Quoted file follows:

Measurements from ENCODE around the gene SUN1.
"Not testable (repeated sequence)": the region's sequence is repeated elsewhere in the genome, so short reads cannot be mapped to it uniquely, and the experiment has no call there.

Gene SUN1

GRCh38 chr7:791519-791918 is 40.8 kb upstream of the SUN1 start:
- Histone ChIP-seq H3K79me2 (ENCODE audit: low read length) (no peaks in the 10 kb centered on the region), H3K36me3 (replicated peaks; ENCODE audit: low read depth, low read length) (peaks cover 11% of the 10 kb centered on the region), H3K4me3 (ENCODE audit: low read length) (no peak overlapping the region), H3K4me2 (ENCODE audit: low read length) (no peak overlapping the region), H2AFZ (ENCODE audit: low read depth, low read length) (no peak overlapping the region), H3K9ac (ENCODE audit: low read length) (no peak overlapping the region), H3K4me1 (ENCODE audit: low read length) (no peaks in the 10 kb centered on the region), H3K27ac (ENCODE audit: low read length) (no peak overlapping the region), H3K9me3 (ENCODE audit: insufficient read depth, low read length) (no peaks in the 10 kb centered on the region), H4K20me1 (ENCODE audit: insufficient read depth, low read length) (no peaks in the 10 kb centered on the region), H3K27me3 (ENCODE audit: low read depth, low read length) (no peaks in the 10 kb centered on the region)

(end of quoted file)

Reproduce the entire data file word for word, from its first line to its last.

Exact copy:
Measurements from ENCODE around the gene SUN1.
"Not testable (repeated sequence)": the region's sequence is repeated elsewhere in the genome, so short reads cannot be mapped to it uniquely, and the experiment has no call there.

Gene SUN1

GRCh38 chr7:791519-791918 is 40.8 kb upstream of the SUN1 start:
- Histone ChIP-seq H3K79me2 (ENCODE audit: low read length) (no peaks in the 10 kb centered on the region), H3K36me3 (replicated peaks; ENCODE audit: low read depth, low read length) (peaks cover 11% of the 10 kb centered on the region), H3K4me3 (ENCODE audit: low read length) (no peak overlapping the region), H3K4me2 (ENCODE audit: low read length) (no peak overlapping the region), H2AFZ (ENCODE audit: low read depth, low read length) (no peak overlapping the region), H3K9ac (ENCODE audit: low read length) (no peak overlapping the region), H3K4me1 (ENCODE audit: low read length) (no peaks in the 10 kb centered on the region), H3K27ac (ENCODE audit: low read length) (no peak overlapping the region), H3K9me3 (ENCODE audit: insufficient read depth, low read length) (no peaks in the 10 kb centered on the region), H4K20me1 (ENCODE audit: insufficient read depth, low read length) (no peaks in the 10 kb centered on the region), H3K27me3 (ENCODE audit: low read depth, low read length) (no peaks in the 10 kb centered on the region)